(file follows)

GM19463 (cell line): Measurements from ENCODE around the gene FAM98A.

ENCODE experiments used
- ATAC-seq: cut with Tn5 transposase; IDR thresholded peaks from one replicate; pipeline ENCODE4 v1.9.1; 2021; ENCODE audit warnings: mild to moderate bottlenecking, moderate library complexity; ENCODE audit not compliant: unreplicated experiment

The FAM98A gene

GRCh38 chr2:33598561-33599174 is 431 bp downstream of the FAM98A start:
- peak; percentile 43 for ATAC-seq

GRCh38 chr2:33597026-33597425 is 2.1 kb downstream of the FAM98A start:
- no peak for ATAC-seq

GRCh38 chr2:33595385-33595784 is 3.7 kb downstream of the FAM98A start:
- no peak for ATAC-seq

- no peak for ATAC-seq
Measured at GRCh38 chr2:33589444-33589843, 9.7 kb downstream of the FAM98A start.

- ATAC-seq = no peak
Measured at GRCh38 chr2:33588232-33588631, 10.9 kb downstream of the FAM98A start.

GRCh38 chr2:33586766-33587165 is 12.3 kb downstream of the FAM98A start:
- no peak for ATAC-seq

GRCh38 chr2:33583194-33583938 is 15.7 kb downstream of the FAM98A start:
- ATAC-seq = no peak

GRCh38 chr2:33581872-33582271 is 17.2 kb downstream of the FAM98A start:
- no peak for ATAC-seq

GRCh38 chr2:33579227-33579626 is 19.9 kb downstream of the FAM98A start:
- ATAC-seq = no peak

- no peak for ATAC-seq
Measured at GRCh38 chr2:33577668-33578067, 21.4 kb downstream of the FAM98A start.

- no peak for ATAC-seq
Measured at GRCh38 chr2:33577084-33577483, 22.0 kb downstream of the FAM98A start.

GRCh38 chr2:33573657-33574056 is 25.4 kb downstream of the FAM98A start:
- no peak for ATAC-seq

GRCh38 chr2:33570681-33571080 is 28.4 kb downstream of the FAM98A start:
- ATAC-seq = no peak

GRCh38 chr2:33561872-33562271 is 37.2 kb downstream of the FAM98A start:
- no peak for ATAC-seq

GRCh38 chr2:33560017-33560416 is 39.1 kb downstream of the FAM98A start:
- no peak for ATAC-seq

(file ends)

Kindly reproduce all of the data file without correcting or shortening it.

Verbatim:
GM19463 (cell line): Measurements from ENCODE around the gene FAM98A.

ENCODE experiments used
- ATAC-seq: cut with Tn5 transposase; IDR thresholded peaks from one replicate; pipeline ENCODE4 v1.9.1; 2021; ENCODE audit warnings: mild to moderate bottlenecking, moderate library complexity; ENCODE audit not compliant: unreplicated experiment

The FAM98A gene

GRCh38 chr2:33598561-33599174 is 431 bp downstream of the FAM98A start:
- peak; percentile 43 for ATAC-seq

GRCh38 chr2:33597026-33597425 is 2.1 kb downstream of the FAM98A start:
- no peak for ATAC-seq

GRCh38 chr2:33595385-33595784 is 3.7 kb downstream of the FAM98A start:
- no peak for ATAC-seq

- no peak for ATAC-seq
Measured at GRCh38 chr2:33589444-33589843, 9.7 kb downstream of the FAM98A start.

- ATAC-seq = no peak
Measured at GRCh38 chr2:33588232-33588631, 10.9 kb downstream of the FAM98A start.

GRCh38 chr2:33586766-33587165 is 12.3 kb downstream of the FAM98A start:
- no peak for ATAC-seq

GRCh38 chr2:33583194-33583938 is 15.7 kb downstream of the FAM98A start:
- ATAC-seq = no peak

GRCh38 chr2:33581872-33582271 is 17.2 kb downstream of the FAM98A start:
- no peak for ATAC-seq

GRCh38 chr2:33579227-33579626 is 19.9 kb downstream of the FAM98A start:
- ATAC-seq = no peak

- no peak for ATAC-seq
Measured at GRCh38 chr2:33577668-33578067, 21.4 kb downstream of the FAM98A start.

- no peak for ATAC-seq
Measured at GRCh38 chr2:33577084-33577483, 22.0 kb downstream of the FAM98A start.

GRCh38 chr2:33573657-33574056 is 25.4 kb downstream of the FAM98A start:
- no peak for ATAC-seq

GRCh38 chr2:33570681-33571080 is 28.4 kb downstream of the FAM98A start:
- ATAC-seq = no peak

GRCh38 chr2:33561872-33562271 is 37.2 kb downstream of the FAM98A start:
- no peak for ATAC-seq

GRCh38 chr2:33560017-33560416 is 39.1 kb downstream of the FAM98A start:
- no peak for ATAC-seq